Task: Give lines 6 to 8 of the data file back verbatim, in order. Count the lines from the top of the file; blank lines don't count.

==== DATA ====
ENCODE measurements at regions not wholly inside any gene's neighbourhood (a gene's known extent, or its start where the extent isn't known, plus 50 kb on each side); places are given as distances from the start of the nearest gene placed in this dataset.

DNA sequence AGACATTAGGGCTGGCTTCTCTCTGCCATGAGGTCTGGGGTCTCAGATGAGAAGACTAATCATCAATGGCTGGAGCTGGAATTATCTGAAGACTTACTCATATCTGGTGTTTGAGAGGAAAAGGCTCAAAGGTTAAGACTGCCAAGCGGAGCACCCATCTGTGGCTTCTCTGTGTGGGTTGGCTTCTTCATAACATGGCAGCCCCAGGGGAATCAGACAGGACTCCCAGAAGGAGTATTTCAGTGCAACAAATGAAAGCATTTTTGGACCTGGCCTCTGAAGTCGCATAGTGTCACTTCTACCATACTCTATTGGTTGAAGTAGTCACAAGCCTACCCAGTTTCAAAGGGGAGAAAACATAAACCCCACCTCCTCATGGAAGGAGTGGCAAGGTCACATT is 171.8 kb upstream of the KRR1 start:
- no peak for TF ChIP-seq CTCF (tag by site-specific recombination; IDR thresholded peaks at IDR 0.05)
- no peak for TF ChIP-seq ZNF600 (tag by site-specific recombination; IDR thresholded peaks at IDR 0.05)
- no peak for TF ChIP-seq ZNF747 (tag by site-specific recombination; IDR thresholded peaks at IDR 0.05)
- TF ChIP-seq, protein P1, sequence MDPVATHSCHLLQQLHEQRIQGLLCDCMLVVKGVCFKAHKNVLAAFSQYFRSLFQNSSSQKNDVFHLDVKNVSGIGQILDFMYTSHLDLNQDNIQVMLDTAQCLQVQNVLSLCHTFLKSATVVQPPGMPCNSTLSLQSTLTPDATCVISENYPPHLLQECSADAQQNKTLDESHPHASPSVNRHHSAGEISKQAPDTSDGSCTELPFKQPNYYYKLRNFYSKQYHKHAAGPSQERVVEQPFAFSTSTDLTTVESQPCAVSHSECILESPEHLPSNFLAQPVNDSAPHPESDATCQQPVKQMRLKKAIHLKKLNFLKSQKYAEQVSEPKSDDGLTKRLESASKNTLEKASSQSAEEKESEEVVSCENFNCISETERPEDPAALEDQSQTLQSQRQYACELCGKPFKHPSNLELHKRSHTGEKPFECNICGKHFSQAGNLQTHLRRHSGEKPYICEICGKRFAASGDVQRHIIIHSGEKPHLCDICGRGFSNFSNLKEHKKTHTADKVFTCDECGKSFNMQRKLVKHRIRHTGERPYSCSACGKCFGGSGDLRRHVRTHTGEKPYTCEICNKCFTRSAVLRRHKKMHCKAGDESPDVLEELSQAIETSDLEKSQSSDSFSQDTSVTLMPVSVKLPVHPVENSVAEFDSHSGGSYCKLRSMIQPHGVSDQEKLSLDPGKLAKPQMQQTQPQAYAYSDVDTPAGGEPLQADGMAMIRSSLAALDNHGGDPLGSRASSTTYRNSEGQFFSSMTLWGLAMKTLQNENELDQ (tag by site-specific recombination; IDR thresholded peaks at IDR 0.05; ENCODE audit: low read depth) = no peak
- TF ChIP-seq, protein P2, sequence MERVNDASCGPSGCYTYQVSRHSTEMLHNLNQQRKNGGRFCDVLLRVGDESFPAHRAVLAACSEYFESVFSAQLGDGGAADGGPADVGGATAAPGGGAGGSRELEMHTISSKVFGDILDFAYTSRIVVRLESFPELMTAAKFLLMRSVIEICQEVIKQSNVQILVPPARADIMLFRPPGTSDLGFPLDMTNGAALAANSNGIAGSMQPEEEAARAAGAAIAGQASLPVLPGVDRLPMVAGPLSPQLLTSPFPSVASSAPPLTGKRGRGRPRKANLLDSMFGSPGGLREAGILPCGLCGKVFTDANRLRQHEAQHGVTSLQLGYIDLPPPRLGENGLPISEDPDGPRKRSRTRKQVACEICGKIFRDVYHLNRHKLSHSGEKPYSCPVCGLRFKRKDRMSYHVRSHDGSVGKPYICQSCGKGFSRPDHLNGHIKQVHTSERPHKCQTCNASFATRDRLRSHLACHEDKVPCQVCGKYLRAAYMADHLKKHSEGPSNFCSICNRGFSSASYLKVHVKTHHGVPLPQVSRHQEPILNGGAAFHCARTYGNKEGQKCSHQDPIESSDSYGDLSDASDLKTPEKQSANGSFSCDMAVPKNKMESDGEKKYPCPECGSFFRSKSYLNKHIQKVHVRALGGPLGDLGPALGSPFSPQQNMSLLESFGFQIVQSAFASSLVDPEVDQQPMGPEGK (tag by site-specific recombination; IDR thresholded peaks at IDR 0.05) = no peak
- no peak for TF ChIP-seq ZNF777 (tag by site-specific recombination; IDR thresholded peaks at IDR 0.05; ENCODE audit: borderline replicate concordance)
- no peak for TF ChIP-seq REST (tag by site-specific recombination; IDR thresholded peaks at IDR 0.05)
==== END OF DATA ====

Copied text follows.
- TF ChIP-seq, protein P1, sequence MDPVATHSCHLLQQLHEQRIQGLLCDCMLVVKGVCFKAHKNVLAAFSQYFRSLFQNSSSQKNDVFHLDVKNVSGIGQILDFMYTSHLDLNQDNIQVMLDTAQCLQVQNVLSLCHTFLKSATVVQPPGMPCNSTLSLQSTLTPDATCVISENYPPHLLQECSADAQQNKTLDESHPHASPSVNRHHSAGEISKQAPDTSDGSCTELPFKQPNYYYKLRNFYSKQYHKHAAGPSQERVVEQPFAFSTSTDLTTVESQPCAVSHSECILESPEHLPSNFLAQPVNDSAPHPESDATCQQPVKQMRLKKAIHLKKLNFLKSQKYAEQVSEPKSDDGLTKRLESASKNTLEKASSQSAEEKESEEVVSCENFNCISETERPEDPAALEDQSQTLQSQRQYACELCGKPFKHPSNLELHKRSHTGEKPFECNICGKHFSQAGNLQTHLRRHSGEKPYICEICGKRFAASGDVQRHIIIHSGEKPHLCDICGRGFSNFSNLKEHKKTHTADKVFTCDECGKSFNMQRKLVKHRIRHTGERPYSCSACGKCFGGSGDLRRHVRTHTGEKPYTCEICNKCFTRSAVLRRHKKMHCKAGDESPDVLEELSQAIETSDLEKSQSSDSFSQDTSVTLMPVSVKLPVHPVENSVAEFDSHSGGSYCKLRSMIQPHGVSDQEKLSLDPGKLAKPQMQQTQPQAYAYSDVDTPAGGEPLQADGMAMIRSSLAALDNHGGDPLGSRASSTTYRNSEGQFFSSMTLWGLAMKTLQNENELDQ (tag by site-specific recombination; IDR thresholded peaks at IDR 0.05; ENCODE audit: low read depth) = no peak
- TF ChIP-seq, protein P2, sequence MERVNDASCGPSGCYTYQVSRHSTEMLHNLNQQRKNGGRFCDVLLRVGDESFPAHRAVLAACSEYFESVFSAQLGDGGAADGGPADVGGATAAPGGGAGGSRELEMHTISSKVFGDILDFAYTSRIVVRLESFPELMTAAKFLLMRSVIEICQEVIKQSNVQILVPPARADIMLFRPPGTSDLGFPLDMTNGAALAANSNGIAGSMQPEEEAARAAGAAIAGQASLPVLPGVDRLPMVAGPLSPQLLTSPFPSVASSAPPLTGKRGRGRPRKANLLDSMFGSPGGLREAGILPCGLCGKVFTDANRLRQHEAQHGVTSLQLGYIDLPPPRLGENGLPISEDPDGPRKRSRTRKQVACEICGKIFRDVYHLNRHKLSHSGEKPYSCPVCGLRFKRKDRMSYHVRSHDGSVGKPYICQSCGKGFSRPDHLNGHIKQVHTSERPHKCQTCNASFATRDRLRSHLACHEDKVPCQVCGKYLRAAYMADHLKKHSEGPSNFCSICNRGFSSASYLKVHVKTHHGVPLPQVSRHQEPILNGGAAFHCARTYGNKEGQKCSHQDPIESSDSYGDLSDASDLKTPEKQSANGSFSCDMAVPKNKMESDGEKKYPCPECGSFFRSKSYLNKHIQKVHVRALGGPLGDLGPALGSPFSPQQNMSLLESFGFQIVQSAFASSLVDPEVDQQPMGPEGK (tag by site-specific recombination; IDR thresholded peaks at IDR 0.05) = no peak
- no peak for TF ChIP-seq ZNF777 (tag by site-specific recombination; IDR thresholded peaks at IDR 0.05; ENCODE audit: borderline replicate concordance)